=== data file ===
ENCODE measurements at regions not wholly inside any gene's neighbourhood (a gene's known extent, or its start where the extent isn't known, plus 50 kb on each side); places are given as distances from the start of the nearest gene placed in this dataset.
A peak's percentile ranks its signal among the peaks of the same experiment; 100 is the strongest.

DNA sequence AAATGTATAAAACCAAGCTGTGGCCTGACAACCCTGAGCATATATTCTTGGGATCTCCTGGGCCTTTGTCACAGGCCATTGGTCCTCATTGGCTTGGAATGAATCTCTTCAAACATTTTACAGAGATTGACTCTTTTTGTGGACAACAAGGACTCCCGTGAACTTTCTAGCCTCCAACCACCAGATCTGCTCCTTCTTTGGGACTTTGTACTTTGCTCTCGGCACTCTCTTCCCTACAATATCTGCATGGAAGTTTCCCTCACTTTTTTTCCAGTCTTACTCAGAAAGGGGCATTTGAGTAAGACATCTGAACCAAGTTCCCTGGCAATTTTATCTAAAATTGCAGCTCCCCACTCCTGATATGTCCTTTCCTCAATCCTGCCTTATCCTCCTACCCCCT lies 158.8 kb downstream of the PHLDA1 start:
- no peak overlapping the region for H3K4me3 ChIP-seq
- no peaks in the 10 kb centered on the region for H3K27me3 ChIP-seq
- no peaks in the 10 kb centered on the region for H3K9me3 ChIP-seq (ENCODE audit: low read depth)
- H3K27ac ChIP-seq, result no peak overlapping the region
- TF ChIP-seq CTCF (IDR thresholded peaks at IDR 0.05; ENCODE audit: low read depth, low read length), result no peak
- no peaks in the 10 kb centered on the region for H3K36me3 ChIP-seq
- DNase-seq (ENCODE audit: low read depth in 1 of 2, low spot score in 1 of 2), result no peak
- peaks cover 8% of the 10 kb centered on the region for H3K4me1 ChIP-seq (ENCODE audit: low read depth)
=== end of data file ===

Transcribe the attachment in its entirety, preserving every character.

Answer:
ENCODE measurements at regions not wholly inside any gene's neighbourhood (a gene's known extent, or its start where the extent isn't known, plus 50 kb on each side); places are given as distances from the start of the nearest gene placed in this dataset.
A peak's percentile ranks its signal among the peaks of the same experiment; 100 is the strongest.

DNA sequence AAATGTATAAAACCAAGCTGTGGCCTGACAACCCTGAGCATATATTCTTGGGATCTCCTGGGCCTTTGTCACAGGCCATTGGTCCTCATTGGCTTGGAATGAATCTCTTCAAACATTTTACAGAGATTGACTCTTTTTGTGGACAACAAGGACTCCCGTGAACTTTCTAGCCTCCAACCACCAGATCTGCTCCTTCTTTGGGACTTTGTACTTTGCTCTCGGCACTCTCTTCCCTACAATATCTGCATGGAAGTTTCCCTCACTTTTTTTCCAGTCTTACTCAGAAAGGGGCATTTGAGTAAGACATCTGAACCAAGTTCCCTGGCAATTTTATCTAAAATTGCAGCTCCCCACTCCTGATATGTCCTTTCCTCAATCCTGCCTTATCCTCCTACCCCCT lies 158.8 kb downstream of the PHLDA1 start:
- no peak overlapping the region for H3K4me3 ChIP-seq
- no peaks in the 10 kb centered on the region for H3K27me3 ChIP-seq
- no peaks in the 10 kb centered on the region for H3K9me3 ChIP-seq (ENCODE audit: low read depth)
- H3K27ac ChIP-seq, result no peak overlapping the region
- TF ChIP-seq CTCF (IDR thresholded peaks at IDR 0.05; ENCODE audit: low read depth, low read length), result no peak
- no peaks in the 10 kb centered on the region for H3K36me3 ChIP-seq
- DNase-seq (ENCODE audit: low read depth in 1 of 2, low spot score in 1 of 2), result no peak
- peaks cover 8% of the 10 kb centered on the region for H3K4me1 ChIP-seq (ENCODE audit: low read depth)